As the documents are not public, it’s not immediately clear whether Kroes included Uber income in her updated 2015 financial statement. Reports based on the internal Uber documents note that the Commission explicitly denied Kroes permission to work for the company before the waiting period ended.

Itching to lobby

According to Uber, Kroes did not join the company’s advisory board until May 2016. Yet even at the time, her on-boarding soon after the 18-month pause raised eyebrows, given her vocal advocacy for the American company during her time at the Commission.

This week’s revelations suggest that behind the scenes, she hadn’t waited that long.

The Guardian reports that she called multiple Dutch officials in response to raids on Uber’s Amsterdam offices in 2015 and helped set up meetings with Prime Minister Mark Rutte. The files also suggest she offered to set up meetings with European commissioners Violeta Bulc in 2015 and — just days before the 18-month wait ended — Frans Timmermans.

In comments to the Guardian, Kroes points to an unpaid, Commission-approved role as a special Dutch government envoy for tech companies during that time. However, her work was supposed to be limited to broad themes. (Kroes did not respond to POLITICO’s email requesting comment.)

The EU’s rules also don’t explicitly bar lobbying of national-level officials.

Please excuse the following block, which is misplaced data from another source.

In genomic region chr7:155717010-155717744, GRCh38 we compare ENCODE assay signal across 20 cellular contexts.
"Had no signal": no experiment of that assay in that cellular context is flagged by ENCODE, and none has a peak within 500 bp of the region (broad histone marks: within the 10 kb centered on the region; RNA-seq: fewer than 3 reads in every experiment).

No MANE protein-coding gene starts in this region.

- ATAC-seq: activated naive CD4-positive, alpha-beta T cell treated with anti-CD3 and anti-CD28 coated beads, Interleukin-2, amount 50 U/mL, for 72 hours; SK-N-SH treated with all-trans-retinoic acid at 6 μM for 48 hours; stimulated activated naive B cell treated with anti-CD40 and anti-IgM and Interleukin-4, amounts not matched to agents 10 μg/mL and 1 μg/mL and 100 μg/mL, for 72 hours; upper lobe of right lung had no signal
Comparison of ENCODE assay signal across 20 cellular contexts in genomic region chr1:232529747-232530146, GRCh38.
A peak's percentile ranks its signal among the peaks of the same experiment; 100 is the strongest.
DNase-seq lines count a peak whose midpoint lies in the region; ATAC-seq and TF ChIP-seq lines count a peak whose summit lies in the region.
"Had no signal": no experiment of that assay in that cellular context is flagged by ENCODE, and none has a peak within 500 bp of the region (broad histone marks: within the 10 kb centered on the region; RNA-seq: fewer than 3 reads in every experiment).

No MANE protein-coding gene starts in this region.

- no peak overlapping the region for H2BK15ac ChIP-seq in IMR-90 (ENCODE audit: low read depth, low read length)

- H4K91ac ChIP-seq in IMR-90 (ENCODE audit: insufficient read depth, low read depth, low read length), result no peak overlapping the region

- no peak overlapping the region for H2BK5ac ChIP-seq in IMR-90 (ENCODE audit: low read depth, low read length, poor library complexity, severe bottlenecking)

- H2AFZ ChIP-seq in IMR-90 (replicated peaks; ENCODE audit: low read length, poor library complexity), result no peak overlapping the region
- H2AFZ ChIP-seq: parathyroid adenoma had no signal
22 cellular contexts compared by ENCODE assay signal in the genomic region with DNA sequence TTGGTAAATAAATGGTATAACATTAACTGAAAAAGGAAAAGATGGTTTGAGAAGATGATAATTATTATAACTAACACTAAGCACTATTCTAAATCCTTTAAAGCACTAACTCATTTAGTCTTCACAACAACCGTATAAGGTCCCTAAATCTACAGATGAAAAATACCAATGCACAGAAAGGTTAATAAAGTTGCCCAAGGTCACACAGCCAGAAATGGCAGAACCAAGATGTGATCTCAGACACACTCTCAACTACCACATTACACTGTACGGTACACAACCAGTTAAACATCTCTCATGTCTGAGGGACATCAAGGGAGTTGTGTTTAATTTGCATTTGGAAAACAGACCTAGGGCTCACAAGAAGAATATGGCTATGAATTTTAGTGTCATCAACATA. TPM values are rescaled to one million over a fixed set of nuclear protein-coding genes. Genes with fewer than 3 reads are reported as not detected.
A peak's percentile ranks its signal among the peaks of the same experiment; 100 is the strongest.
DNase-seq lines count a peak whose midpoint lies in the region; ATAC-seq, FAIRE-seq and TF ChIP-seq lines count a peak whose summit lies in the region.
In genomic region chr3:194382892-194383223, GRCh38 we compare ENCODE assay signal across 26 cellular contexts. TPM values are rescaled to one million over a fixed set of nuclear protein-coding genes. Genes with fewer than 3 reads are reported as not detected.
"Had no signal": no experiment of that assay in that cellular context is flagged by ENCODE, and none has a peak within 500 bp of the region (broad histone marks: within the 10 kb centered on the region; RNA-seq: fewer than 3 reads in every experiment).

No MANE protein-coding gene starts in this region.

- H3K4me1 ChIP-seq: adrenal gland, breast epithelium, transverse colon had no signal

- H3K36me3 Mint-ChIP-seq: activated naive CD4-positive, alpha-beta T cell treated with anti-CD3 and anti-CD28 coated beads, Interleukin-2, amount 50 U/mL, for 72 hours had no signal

Nonetheless, said Vitor Teixeira, senior policy officer at Transparency International EU, the offers to contact commissioners were a “clear breach” of the cooling-off period. Furthermore, Teixeira and other watchdogs argue, her efforts on behalf of Uber breach a provision of the EU treaties that demands ex-commissioners “behave with integrity and discretion” when it comes to work they accept after leaving.

Since Kroes’ reprimand — and an even higher profile outcry over former Commission President José Manuel Barroso’s move to Goldman Sachs — the Commission has launched ethics reforms, including lengthening the cooling-off period to two years.

Yet the system remains “purely reactive,” said Teixeira. It has no ability to monitor or investigate compliance with conflict-of-interest safeguards until there’s a scandal. “The system,” Teixeira added, is “not up to scratch.”

The European Ombudsman has been broadly critical of the Commission’s handling of staff moves to the private sector.

In a report out in May, O’Reilly urged the Commission to be more assertive about forbidding jobs temporarily if they pose conflict of interest risks that can’t be offset or adequately monitored.

In the statement, O’Reilly flagged the loophole for lobbying national officials  — who have considerable say on EU law through the Council — as one of many improvements needed to EU ethics laws. Declining to comment specifically on the Commission’s handling of the matter, O’Reilly posited that the use of lobbying strategies at both the national and EU level as outlined in the Uber Files “begs the question as to whether there should be an EU directive on lobbying transparency and ethics.”

In Brussels, current Commission chief Ursula von der Leyen’s team has been drafting plans for an EU ethics body, but there’s no timeframe for a concrete proposal.

Peppered with questions at Monday’s daily press briefing, Commission spokesperson Christian Wigand said the Commission has to sort out details on the ethics body with the other EU institutions, but would put forward a plan “as soon as possible in this context.”

“As you can imagine,” Wigand said, “it’s rather complicated.”

Pieter Haeck contributed reporting.